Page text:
However, investing in reputation does not always guarantee increased brand equity (Sierra et al., 2017; Swoboda et al., 2016). Consumers identify associations with brands by searching for signals and making purchasing decisions (Gupta et al., 1999; Karaosmanoglu et al., 2016). In the process of ESG acting as a signal of reputation, a variety of factors come into play, including the sender, transmission medium and receiver. These factors may reduce the effectiveness of the signal, leading consumers to underestimate the reputation efforts made by the brand and not fully recognise the actual brand quality or the firm’s intentions (Purohit & Srivastava, 2001). Environmental, social and governance or CSR efforts consume substantial resources and may increase brand costs without significantly improving brand performance, or even having a negative impact (Sen & Bhattacharya, 2001, 2006; Torelli et al., 2012).

Effective signals exhibit two significant characteristics (Spence, 1973). Firstly, they must be sufficiently observable. Secondly, they require certain cost. Previous research has indicated variations in signal strength, with some signals being more easily received than others (Gulati & Higgins, 2003). Effective signals need to reach a certain level of strength for the receiver to perceive them. They require clear motivation (Pancer et al., 2017; Spence, 1973) and consistency with the unobservable quality of the sender. Signal senders can increase the signal effectiveness by sending more observable signals or increasing the number of signals (Janney & Folta, 2003). From the perspective of the signal receiver, signal effectiveness depends on whether the receiver focusses on the signal (Ilmola & Kuusi, 2006) and how the receiver interprets the signal (Perkins & Hendry, 2005; Srivastava, 2001).

The above analysis suggests that the relationship between ESGP as a signal and brand value has not been sufficiently explored. This is predominantly reflected in three aspects. Firstly, current research on ESGP tends to rely on accounting results and empirical evidence supporting positive, negative and non-significant correlations is inconsistent (Aouadi & Marsat, 2018; Avetisyan & Hockerts, 2017; Duque-Grisales & Aguilera-Caracuel, 2021; Wong et al., 2021). Therefore, it is difficult to directly derive the relationship between ESGP and brand value based on the consumer perspective from previous research. Secondly, the literature on signalling theory and brand value theory lacks empirical evidence on the intrinsic mechanisms of the impact of ESGP on brand value, especially the impact of digital technology on this relationship. Thirdly, the impact of ESG sub-items (environment, social responsibility and governance) on brand value has not been clearly depicted.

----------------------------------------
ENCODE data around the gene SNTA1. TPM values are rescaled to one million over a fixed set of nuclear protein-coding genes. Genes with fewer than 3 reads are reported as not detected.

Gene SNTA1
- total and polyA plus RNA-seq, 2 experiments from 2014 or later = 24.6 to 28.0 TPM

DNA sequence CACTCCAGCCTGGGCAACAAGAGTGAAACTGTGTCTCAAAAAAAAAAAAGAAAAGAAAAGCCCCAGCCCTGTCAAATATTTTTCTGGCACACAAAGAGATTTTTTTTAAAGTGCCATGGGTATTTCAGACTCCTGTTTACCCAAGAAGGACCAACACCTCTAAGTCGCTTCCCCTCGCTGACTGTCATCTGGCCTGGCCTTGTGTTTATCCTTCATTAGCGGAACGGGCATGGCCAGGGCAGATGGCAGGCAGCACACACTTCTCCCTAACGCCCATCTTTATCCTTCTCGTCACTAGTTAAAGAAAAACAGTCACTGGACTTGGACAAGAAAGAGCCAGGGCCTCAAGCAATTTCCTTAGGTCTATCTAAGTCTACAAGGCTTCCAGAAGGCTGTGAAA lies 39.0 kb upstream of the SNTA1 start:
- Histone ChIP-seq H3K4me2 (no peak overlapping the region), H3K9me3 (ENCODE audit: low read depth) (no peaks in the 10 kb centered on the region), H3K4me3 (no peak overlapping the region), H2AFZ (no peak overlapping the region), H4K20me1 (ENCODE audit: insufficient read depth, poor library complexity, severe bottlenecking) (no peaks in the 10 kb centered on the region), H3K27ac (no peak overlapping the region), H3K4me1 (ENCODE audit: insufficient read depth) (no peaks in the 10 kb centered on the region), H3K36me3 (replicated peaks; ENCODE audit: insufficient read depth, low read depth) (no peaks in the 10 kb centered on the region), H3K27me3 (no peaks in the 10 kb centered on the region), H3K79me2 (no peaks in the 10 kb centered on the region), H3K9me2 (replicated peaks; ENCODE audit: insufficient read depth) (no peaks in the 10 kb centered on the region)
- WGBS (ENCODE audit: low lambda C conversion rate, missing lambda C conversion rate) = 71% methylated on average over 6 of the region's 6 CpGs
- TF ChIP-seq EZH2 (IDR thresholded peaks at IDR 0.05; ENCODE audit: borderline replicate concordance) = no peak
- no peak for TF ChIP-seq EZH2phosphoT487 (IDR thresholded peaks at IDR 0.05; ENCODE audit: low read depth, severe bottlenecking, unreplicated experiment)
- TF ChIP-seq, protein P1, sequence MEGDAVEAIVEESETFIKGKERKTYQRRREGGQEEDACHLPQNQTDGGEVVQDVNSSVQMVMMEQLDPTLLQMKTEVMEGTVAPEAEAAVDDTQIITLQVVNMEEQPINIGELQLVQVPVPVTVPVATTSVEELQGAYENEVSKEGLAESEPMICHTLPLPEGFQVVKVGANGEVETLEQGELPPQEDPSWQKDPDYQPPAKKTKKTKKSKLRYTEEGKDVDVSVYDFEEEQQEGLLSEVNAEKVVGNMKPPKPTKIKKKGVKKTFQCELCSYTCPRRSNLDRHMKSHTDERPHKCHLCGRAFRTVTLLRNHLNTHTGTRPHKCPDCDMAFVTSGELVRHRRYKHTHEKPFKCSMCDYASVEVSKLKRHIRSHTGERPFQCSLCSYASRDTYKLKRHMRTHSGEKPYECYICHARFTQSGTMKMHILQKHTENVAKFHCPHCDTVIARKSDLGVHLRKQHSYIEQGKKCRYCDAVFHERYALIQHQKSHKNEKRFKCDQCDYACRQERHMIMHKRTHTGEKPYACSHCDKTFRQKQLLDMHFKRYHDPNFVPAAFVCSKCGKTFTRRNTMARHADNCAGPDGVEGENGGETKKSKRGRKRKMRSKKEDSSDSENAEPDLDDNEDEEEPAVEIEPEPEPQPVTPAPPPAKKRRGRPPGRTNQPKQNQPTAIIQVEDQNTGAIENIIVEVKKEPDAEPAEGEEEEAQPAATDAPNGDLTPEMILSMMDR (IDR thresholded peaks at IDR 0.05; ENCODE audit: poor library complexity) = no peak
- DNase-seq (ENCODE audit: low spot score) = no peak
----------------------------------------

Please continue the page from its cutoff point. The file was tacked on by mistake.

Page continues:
Hypothesis development

The factors that drive brand value are complex, with potential interactions and inhibitions. Whether or not ESGP can be transformed into a driver of brand value depends on the interaction between ESGP and other brand activities. Firms inform, persuade or remind consumers about their brand through traditional brand activities, such as advertising, promotional activities and research and development (R&D) to establish a dialogue and connection with consumers to enhance brand equity. This process involves firms allocating resources to brand activities (Keller & Lehmann, 2003). These activities influence consumers’ brand perceptions, thus achieving the goal of enhancing brand value (Cobb-Walgren et al., 1995; Keller, 2003). Prior research has demonstrated the impact of investments in brand activities such as advertising, research and development, and promotion on brand value (Chaudhuri, 2002; Chu & Keh, 2006; Jeong, 2015). Firms that invest in ESG to gain a good reputation, thereby increasing brand value, exhibit a ‘reputation spillover effect’. Investments in ESG occupy a large portion of a firm’s operating costs and resources, but crowd out investments in other brand activities, ultimately leading to a reduction in brand value, known as the ‘reputation constraint effect’.